Is it proper for a member of the church to participate in a prayer led by a non-member? If I pray along with that non-member, does my “Amen” validate that prayer led by that non-member before God?
God does not hear the prayers of alien sinners (Is. 59:2), save for those who are searching for the truth with honest hearts (Matt. 5:6; Acts 10:1-4; 11:13-14; Luke 8:15). “Amen” (“so be it”) by definition shows verbal approval, so does God want us showing approval of error? (Eph. 5:11; 2 John 9-11)
That said, many factors make each individual case in which this situation occurs a matter of personal judgment:
- In some cases we know the hearts of an individual (Mark 7:20-23), yet in others we don’t (1 Tim. 5:24). Can we in every case know if the non-Christian who’s leading the prayer is closed-minded to the gospel, or like Cornelius whose prayers outside of Christ were heard because he obviously was open to the truth?
- If we bow our head during a public prayer led by someone not a member of the church, are we giving them and our brethren the impression that we endorse their prayer and thus consider them to be in Christ even though they’re denomination? Would that be a stumbling block to weaker brethren, leading them to become more ecumenical? (Rom. 14:21)
- Children are not members of the church, yet they are not sinners either if they’ve not yet become accountable. We are to train them how to pray (Eph. 6:4), allowing them to pray verbally themselves as a teaching tool. We would hinder our efforts to teach them if they noticed we openly weren’t praying alongside them.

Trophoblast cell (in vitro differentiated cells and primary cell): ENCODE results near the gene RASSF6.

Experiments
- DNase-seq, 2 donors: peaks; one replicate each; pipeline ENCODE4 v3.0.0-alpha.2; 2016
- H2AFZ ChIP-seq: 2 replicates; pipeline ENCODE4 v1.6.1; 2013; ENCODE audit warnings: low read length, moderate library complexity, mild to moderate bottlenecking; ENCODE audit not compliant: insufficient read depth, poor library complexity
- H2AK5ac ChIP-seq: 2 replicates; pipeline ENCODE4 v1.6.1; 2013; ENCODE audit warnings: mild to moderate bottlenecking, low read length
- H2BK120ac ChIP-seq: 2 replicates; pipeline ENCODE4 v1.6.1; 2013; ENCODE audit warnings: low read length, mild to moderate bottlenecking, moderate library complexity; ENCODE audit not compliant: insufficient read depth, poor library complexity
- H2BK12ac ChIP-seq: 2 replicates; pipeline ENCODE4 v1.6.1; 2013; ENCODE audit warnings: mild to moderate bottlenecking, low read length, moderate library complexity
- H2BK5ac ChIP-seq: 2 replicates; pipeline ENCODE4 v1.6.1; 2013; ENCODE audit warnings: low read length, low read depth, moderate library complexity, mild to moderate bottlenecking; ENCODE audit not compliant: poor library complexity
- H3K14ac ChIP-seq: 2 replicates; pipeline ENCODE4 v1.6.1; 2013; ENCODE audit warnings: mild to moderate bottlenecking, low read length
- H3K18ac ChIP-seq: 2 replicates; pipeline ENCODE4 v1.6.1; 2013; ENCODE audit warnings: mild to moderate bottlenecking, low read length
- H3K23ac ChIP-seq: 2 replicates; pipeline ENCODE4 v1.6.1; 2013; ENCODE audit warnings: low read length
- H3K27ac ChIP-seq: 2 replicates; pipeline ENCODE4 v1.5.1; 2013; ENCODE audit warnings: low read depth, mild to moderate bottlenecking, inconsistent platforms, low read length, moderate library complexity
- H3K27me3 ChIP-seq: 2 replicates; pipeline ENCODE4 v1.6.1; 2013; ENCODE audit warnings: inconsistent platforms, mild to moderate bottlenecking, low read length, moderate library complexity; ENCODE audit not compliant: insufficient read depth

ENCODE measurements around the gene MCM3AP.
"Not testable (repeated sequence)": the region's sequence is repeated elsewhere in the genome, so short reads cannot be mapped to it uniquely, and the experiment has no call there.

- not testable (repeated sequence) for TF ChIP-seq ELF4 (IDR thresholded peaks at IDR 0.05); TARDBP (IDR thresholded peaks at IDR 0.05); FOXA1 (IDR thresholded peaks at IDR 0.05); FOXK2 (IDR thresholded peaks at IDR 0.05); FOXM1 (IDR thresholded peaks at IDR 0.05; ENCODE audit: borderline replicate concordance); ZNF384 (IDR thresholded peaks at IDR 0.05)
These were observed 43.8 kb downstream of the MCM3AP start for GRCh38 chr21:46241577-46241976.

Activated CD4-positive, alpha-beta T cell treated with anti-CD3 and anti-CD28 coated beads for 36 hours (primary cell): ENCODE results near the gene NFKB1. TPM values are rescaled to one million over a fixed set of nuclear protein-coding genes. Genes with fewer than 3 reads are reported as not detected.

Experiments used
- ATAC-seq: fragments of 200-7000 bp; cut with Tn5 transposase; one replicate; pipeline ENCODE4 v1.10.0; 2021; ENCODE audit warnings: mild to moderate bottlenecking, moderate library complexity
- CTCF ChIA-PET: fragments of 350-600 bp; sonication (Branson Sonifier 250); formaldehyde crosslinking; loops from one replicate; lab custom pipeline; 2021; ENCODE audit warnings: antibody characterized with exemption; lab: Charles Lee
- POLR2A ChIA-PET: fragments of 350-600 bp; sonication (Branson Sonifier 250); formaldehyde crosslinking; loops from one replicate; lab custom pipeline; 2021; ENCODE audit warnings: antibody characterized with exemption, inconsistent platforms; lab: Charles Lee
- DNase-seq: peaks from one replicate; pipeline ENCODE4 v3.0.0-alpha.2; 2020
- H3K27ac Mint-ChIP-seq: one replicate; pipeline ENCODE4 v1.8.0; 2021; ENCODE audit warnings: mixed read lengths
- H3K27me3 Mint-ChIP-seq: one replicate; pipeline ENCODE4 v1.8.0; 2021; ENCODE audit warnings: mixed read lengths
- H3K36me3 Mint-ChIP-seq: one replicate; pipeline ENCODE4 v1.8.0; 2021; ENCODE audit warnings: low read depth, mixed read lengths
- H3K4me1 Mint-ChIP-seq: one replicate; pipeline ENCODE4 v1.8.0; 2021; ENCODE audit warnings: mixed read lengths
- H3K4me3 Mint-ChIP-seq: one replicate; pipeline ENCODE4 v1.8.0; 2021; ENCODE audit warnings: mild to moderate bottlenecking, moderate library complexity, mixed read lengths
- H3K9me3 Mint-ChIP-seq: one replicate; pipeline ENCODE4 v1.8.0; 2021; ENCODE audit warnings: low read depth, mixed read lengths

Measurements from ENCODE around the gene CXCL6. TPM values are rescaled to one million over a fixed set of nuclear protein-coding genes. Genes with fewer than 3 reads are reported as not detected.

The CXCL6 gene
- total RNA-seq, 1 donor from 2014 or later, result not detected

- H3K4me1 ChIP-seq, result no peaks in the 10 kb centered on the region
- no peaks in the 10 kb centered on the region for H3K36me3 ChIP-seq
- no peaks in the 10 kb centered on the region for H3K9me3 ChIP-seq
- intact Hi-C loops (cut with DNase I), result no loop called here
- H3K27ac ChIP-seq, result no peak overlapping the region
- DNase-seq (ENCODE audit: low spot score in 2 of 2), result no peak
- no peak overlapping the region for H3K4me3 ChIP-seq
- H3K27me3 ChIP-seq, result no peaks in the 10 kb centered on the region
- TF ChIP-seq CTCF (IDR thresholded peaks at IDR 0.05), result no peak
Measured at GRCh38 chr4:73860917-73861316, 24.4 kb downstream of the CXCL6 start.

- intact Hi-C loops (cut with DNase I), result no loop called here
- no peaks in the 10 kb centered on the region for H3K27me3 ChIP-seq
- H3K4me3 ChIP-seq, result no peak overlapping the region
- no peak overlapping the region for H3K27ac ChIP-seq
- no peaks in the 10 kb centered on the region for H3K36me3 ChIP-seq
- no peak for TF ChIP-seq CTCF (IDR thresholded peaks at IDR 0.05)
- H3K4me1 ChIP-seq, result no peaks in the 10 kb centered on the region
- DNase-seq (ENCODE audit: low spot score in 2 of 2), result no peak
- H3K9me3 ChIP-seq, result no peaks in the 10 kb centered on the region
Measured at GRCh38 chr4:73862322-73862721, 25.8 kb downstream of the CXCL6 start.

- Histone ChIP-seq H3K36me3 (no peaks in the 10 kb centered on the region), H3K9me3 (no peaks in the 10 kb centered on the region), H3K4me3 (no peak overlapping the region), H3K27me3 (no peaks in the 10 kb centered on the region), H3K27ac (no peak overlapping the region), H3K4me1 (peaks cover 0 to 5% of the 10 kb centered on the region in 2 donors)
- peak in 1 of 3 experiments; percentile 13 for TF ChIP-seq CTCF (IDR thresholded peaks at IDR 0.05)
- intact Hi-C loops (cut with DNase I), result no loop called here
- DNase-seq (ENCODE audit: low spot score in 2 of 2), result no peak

One would be wise to consider each of these and other elements and whether they truly play a factor in each individual situation, and then make a personal judgment accordingly and individually, keeping it between you and God (Rom. 14:22). If you have any doubts whatsoever, then abstain because whatever violates your conscience is sin (Rom. 14:23).
Saying “Amen” itself doesn’t validate a prayer before God. Rather, whether the prayer is in complete accordance with his will does that (Col. 3:17).
If what is being prayed by the non-Christian is completely scriptural, and if you’ve taken into account the previously-discussed factors and made the personal, private judgment that it’s okay to make it your own prayer to God…then your prayer would be valid before God, not because of the “Amen” per se, but because what was prayed is scriptural and you made it your own prayer.